Hi there, Mrs. 1500 today.
I am a member of the Choose FI Facebook group, and someone recently posted this question there:
What’s the Worst Piece of Financial Advice You’ve Ever Received?
I thought this was an excellent question because so much of what we’re taught about money is wrong. (Or, let’s be honest, we aren’t taught anything about it, which I guess is better than being given wrong information.)
Before we talk more about bad advice, I’m going to turn the post over to Mr. 1500 (aka The Unablogger) to address last week’s question.
Yes, I’m still here (stop groaning!). I haven’t checked out of society yet.
Last week, I wrote about my disturbing experience at a local Walmart. A scammer ripped off our Girl Scout troop and I saw a guy spend at least $50 on the claw machine.
It made me want to head for a cabin in the woods.
Here’s what you had to say:
Reader Jeff From Jersey had me cracking up:
All I can think about following this post is a fake movie trailer with the movie guy voice over going,..
“In a world where financial independence brings more than just freedom, One man attempts to escape the dark underbelly of society..ONE BLOG POST AT A TIME! He is the hero financial blogger we deserve, but not the one who should be passing out grooming tips. He is our protector during times of flatulence and volatility. He is the voice of reason that plays with toy dinosaurs. He is the UNABLOGGER!”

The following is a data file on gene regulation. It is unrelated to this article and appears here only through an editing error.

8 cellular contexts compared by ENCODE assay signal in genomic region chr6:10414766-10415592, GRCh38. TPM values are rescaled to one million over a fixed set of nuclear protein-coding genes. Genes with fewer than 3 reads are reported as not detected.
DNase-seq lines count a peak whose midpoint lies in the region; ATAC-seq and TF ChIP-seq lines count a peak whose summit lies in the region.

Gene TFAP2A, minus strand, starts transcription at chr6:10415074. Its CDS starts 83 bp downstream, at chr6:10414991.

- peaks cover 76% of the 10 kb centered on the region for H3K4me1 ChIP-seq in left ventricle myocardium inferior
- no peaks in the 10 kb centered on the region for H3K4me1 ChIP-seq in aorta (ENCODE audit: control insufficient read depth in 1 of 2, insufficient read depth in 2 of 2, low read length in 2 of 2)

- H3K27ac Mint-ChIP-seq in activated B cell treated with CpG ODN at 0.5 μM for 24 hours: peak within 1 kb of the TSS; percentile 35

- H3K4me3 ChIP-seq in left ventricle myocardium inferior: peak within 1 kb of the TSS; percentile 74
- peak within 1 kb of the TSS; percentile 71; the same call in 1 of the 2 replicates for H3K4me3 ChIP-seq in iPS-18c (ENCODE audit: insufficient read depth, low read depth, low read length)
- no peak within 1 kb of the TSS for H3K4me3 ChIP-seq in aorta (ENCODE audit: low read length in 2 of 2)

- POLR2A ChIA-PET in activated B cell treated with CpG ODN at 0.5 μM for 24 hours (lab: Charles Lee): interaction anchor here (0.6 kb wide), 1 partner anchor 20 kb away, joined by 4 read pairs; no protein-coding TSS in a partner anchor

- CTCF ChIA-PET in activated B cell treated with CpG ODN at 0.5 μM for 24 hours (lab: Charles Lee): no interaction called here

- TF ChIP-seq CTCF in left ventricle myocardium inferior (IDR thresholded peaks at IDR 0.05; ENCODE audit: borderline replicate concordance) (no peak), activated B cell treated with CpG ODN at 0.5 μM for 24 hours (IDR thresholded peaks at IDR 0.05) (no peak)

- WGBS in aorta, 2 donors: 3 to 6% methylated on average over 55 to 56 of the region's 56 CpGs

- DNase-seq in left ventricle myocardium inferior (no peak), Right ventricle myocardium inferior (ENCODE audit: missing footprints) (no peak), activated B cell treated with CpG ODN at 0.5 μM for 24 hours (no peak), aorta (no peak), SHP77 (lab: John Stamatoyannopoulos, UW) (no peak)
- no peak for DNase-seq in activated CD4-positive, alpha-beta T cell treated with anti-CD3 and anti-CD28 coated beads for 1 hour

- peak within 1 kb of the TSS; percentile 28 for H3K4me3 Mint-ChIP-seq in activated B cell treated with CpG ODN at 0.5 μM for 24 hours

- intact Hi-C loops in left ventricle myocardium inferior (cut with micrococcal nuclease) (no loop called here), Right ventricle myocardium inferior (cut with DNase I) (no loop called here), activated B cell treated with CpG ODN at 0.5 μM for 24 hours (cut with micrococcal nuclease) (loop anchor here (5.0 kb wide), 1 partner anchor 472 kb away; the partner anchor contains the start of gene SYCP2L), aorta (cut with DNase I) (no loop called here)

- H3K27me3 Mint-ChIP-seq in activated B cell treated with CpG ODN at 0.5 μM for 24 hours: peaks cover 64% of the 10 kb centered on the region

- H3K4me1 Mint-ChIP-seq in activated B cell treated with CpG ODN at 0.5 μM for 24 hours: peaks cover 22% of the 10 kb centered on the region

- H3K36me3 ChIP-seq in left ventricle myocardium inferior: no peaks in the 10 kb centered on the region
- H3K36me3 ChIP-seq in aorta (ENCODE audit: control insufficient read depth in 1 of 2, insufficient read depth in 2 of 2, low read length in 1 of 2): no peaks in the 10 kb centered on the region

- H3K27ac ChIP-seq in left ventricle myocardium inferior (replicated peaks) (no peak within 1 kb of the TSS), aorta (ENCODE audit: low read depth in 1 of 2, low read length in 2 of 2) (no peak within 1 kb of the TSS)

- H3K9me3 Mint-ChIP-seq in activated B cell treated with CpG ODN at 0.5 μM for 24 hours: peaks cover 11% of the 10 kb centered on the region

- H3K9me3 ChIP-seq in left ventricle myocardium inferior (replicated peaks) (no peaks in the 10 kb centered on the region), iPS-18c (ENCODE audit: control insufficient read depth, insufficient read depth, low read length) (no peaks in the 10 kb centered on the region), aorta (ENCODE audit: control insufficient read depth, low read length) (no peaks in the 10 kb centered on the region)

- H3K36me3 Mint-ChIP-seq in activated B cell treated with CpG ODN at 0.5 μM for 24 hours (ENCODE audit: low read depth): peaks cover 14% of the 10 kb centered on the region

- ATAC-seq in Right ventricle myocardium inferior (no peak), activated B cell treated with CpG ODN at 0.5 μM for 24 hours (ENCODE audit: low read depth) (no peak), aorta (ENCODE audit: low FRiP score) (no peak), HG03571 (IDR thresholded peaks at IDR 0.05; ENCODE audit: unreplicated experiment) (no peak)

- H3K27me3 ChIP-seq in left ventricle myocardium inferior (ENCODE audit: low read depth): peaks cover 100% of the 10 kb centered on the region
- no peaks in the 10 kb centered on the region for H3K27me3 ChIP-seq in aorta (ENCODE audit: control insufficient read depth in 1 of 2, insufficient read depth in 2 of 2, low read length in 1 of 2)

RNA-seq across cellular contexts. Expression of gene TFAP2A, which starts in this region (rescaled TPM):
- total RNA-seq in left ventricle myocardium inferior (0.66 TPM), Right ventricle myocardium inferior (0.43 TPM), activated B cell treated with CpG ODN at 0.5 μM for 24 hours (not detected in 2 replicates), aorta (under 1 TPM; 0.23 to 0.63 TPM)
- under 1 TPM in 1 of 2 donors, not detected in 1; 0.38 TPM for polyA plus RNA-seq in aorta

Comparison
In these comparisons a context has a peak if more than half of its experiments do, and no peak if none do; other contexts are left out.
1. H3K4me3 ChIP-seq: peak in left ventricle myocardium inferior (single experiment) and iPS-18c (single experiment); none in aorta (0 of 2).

In terms of a particular cause that my wife and I support, most of our annual giving goes towards Four Diamonds affiliated with Penn State Health Children’s Hospital. We got involved during college and have maintained an active role ever since. The organization’s mission is providing pediatric cancer support to children and their families. With a close friend recently passing away from cancer, it makes it that much more meaningful to be able to dedicate our resources in his name moving forward.
Andy from AardvarkAdvisor:
Two ways that I’ve been thinking about giving back, that would also be well suited to your skills, are 1) Building houses for the less fortunate with Habitat for Humanity and 2) Getting involved in some sort of financial literacy classes either for kids still in school or for people that can’t afford to pay for professional advice. I haven’t done much research into #2, but I’ve got to figure these exist or I could create one.